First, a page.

Wisconsin Among Nation’s Leaders In Drone Use By Public Safety Agencies

Number Of Departments Using Drones Tripled In A Year

Sheriff's Deputy Dave Durbin prepares to fly a drone
Alameda County Sheriff’s Deputy Dave Durbin prepares to fly a drone during a demonstration of a search and rescue operation, in Dublin, Calif. Noah Berger/AP Photo

Wisconsin is among three states nationwide that are seeing the highest use of drones by state and local public safety agencies. The number of police, fire and sheriff’s departments using drones tripled from 18 to 56 in Wisconsin this year.

Nationwide, the number of agencies with drones has more than doubled to 910, said Dan Gettinger, co-director of the Center for the Study of the Drone at Bard College. He said one reason Wisconsin may be seeing growth is that it’s less expensive than using manned aircraft.

“Agencies that may not have the budget for manned aircraft could have the budget for a drone,” said Gettinger.

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The price is relatively inexpensive for law enforcement, Gettinger said, with start-up costs hovering around $10,000. Rock County Sheriff Robert Spoden said they bought three drones in the last two months to aid with search and rescue, storm damage assessments and tactical operations.

“As far as I’m concerned, the first time we’re able to use that drone to find a lost child or elderly person, it will more than pay for itself,” said Spoden.

Spoden said drones can save valuable time and resources in such cases. In other cases, Superior Police Chief Nick Alexander said they can potentially save lives. His department has used drones for rescue operations, mapping out crime scenes and building searches. He noted one of the department’s two drones was used to fight a massive blaze that broke out at the Husky Energy oil refinery last month.

“The refinery incident a month ago really serves as a powerful example of the value it can bring,” he said. “Husky, I know, has publicly stated that the footage that our drone was able to show helped them see a path where they could get in and start defensive firefighting operations.”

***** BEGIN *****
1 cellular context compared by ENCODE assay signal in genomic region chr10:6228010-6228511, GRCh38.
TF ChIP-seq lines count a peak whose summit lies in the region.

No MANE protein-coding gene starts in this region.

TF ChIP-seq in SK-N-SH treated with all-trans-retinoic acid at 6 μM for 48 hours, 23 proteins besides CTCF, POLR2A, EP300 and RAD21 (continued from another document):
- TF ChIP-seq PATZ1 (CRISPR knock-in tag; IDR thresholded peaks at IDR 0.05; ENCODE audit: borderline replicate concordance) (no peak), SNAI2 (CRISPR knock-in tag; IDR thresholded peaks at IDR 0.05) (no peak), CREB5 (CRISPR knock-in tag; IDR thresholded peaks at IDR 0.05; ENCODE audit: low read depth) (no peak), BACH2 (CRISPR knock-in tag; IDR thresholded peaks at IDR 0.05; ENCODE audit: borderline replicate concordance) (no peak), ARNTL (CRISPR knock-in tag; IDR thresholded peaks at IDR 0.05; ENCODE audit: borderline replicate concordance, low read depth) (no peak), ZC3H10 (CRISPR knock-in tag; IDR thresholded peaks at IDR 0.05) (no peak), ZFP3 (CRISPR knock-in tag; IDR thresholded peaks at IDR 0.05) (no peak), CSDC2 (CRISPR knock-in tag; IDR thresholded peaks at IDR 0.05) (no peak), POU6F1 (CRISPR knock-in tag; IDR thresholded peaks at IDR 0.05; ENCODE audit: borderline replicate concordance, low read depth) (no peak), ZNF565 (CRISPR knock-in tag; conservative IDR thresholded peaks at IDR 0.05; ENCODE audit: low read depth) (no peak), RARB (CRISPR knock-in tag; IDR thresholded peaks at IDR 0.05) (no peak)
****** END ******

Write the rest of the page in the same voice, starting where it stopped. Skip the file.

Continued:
However, the growing use of drones also coincides with increasing concerns over privacy and oversight, said Emilio de Torre, director of community engagement with the American Civil Liberties Union of Wisconsin.

“It would be extremely short-sighted of us to think that drones are going to be deployed with any new measurement of guidance or that there’ll be some sort of oversight to make sure they’re being deployed fairly and that there’s some well-written policy governing its usage,” he said. “I’m worried that it’s just going to be a new toy that’s going to be used willy-nilly and one or two high-profile good examples will be elevated. There’s a great opportunity for wholesale abuse of privacy and civil rights and civil liberties of the citizens of Wisconsin.”

Torre encouraged communities to be proactive and develop open-ended policies that require agencies to account for the technology they buy, its usage and data storage. He noted the use of drones and other technology should be subject to regular monitoring to ensure technology isn’t used in a manner that undermines people’s civil liberties.

Law enforcement argue they’re using drones to better protect the public — not spy on them. Madison Police Lieutenant Mike Hanson said a team of 11 officers went through four days of intensive training and certification by the Federal Aviation Administration to operate the department’s drones.

“The Madison Police Department is aware of this technology and some of the fears that some citizens might have out of the fact that it’s so new to society in general,” said Hanson. “We are training our operators, and it is built into our standard operating procedures to have set guidelines for its use.”

Hanson said there are no plans to buy more drones for the department at this time, but he could see expanding their use in the future. Superior’s police chief said they’re planning to add a third drone with thermal imaging for his department this year.